Computer-aided engineering (CAE) is taking an increasing role in design, extending beyond its roots in structural validation to predict every aspect of physics, including the behaviour of constituent materials and the suitability of manufacturing processes. This is contributing to engineers having more data at their fingertips than at any other time in history, says John Janevic, COO of MSC Software.
Digital Twins are an example of that data being harnessed effectively. By combining all data pertinent to the challenge at hand, they can boost innovation by making insights about details of the product’s performance available as early as possible, as well as monitor that performance by feeding post-production data back into the simulated design and testing process, and significantly increasing the technological leaps between generations. You can, for example, explore how different powertrain and control system configurations affect an electric vehicle’s effective range, or understand how swapping steel for composites affect handling, and incorporate those learnings into the next design.
Most engineering disciplines currently lack the means to effectively feed these insights into their design and engineering process, however. Physics-based simulation alone lacks robust mechanisms to assimilate long-term data from physical testing or products deployed in the field, and unless the computational efficiency of simulation is improved by several orders of magnitude, the potential of Digital Twins will remain under-exploited throughout the product development cycle.
Artificial Intelligence (AI) is the key. An AI model which is trained by simulation can be used to deliver insights much faster and more efficiently, making it possible to iterate through more scenarios at a more rapid pace.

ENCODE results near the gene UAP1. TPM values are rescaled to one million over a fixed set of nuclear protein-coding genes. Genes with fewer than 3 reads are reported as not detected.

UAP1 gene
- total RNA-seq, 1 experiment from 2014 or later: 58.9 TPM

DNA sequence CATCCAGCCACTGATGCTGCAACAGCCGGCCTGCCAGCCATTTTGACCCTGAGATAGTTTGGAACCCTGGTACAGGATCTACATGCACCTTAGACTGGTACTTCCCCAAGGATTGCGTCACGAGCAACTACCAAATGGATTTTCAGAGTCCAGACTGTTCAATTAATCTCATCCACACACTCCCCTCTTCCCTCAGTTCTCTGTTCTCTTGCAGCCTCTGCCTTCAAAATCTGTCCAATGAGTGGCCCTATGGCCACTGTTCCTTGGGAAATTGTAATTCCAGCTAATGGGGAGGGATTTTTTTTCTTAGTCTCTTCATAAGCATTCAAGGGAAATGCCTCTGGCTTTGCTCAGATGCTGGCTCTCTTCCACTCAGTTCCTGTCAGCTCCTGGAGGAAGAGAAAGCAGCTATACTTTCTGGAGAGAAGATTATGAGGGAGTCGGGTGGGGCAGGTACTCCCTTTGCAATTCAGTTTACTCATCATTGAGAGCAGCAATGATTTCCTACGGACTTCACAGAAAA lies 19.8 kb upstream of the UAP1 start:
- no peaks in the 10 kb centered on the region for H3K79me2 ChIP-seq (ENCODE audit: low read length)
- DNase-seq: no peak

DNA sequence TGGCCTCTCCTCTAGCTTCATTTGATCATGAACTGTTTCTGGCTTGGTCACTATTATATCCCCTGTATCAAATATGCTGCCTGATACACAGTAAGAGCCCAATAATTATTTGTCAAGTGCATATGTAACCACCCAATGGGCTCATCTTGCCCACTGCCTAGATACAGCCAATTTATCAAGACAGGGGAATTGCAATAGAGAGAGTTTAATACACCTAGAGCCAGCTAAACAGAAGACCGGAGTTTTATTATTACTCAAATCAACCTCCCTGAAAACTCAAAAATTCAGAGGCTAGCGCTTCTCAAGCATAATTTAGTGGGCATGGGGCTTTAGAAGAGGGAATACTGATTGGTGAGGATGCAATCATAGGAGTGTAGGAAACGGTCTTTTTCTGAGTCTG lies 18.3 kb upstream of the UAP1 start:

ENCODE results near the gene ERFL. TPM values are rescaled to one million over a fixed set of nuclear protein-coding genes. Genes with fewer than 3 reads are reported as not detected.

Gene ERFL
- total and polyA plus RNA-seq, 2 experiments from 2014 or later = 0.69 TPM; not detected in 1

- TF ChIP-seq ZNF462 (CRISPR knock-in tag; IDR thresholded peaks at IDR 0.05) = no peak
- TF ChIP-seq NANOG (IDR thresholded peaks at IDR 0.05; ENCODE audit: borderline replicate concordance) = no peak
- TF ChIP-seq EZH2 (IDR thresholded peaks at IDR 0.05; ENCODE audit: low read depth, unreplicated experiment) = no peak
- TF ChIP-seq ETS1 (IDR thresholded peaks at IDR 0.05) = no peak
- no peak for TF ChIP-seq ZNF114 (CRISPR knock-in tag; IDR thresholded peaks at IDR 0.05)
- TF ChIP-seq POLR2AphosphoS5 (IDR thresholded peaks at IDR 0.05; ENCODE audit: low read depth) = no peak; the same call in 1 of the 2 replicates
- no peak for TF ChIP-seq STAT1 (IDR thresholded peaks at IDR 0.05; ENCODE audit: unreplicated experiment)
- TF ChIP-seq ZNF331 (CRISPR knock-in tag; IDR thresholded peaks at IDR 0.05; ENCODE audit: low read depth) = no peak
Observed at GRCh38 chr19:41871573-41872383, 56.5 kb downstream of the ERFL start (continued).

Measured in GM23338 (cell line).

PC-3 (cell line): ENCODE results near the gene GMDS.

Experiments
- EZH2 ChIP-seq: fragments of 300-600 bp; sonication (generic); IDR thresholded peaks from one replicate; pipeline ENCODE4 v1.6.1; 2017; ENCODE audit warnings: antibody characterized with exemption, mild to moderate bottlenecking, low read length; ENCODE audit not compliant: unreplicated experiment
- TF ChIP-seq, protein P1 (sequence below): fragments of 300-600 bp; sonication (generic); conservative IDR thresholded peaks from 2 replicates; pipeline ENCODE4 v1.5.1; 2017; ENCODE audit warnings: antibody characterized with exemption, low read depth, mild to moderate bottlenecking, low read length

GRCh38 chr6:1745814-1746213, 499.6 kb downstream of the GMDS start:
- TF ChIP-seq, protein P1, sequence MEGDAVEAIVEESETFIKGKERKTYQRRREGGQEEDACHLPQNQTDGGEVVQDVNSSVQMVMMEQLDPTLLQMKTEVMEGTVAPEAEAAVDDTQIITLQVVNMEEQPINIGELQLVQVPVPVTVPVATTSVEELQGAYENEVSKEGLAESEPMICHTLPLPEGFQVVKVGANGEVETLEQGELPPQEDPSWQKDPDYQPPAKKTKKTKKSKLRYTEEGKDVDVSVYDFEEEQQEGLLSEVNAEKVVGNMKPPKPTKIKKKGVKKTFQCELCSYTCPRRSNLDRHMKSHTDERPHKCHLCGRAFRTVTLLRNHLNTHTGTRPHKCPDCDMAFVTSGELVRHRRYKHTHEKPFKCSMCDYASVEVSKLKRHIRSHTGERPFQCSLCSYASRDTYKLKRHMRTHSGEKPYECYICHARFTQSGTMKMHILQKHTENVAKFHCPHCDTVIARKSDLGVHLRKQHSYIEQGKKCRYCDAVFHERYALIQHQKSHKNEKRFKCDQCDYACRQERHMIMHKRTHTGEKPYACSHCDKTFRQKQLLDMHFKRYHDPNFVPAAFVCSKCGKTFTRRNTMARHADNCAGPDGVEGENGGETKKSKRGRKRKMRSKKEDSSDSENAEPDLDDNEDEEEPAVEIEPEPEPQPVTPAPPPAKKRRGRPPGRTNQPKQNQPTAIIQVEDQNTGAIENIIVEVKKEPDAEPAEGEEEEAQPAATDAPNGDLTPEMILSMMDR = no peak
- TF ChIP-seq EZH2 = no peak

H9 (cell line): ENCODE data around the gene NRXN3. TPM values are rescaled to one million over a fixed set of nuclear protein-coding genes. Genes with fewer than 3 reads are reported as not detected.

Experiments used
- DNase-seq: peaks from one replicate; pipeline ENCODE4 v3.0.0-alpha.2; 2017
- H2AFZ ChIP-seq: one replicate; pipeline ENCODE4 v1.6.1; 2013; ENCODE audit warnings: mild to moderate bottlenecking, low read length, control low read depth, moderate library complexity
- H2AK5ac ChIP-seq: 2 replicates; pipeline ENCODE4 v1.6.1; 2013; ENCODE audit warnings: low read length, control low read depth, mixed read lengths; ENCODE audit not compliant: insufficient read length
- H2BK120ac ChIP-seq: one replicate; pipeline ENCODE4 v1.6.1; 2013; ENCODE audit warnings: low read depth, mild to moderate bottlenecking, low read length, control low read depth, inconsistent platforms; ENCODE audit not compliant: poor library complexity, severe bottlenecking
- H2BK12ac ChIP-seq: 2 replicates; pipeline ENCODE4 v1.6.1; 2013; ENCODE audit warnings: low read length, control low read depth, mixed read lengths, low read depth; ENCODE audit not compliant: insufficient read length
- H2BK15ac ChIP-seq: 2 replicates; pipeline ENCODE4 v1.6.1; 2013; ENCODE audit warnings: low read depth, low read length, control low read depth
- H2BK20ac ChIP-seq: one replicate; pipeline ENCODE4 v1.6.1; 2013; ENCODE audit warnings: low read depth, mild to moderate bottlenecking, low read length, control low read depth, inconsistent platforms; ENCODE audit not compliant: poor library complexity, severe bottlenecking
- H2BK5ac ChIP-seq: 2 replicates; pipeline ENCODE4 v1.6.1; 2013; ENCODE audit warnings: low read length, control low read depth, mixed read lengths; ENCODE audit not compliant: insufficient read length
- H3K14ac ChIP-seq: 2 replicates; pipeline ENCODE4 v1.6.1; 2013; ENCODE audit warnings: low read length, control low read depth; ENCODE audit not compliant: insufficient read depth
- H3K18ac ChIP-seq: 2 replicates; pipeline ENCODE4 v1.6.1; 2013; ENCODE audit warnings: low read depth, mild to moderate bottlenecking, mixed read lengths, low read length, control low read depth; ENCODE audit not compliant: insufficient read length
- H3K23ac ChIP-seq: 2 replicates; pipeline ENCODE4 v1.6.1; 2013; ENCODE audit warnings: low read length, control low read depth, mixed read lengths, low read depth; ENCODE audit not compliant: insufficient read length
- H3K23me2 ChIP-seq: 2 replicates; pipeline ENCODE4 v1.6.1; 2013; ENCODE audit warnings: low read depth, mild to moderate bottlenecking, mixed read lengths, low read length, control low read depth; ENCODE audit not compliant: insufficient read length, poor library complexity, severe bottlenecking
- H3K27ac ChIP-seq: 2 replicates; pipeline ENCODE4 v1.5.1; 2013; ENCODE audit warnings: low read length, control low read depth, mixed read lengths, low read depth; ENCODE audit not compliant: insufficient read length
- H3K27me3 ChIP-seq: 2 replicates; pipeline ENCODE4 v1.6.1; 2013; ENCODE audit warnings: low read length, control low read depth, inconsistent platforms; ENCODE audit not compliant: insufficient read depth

It also helps us simulate more: performing bigger, more complex tests interactively so that they can be used for design and optimisation and not just validation. A “what if?” use case like this requires extremely fast and efficient simulations. AI applied well can help achieve this without huge computational cost. Think of completing an automotive crash analysis in seconds rather than hours, enabling more thorough safety testing while simultaneously investigating how changes in material or production affect outcomes.
Combining AI and Machine Learning (ML) with pertinent IIoT sources and measurements allows tools like Digital Twins to capitalise on the massive amounts of data we are generating every day, and makes it possible to bring new innovations to market with ‘Smart Manufacturing’ approaches.
An AI model which is trained by simulation can be used to deliver insights much faster
With the help of AI, we can use virtual and physical test data together to improve design for manufacturing, or to improve quality in serial production. Applying real measurements from production means we have, for example, examined how the properties of a machine part’s material transform through the manufacturing cycle, decreasing its development time and the amount of material wasted.
Much of the data and physics-based simulation required to achieve these Digital Twin goals exists today, as do the data management tools and processes for simulation, materials and IIoT. So why are these not techniques we all use every day – why is so much of our data still not being used to its full potential?
It may be closer than you think. For Digital Twins to demonstrate value and guide product development, we need to have confidence that the behaviour – not merely the appearance – of a product is being taken into account, and that requires open platforms that connect with CAE and physical data being applied throughout the product lifecycle.
Forrester reported late last year that the COVID-19 industry slow-down has forced manufacturers to recognise the value AI presents in optimising the computational resources engineers need to design and test their products. Now, those scalable and open platforms that combine cloud and ML technologies with simulation and physical measurement at each part of the product lifecycle are entering the market.
The 2020s had a rather inauspicious start for most of the manufacturing industry, but as a result will be the first decade to see widespread AI usage within engineering, improving the product design process through new data-driven insights and saving cost and time – a crucial consideration for many engineers under intense pressure to deliver innovation faster than ever.
John Janevic, COO of MSC Software, part of Hexagon’s Manufacturing Intelligence division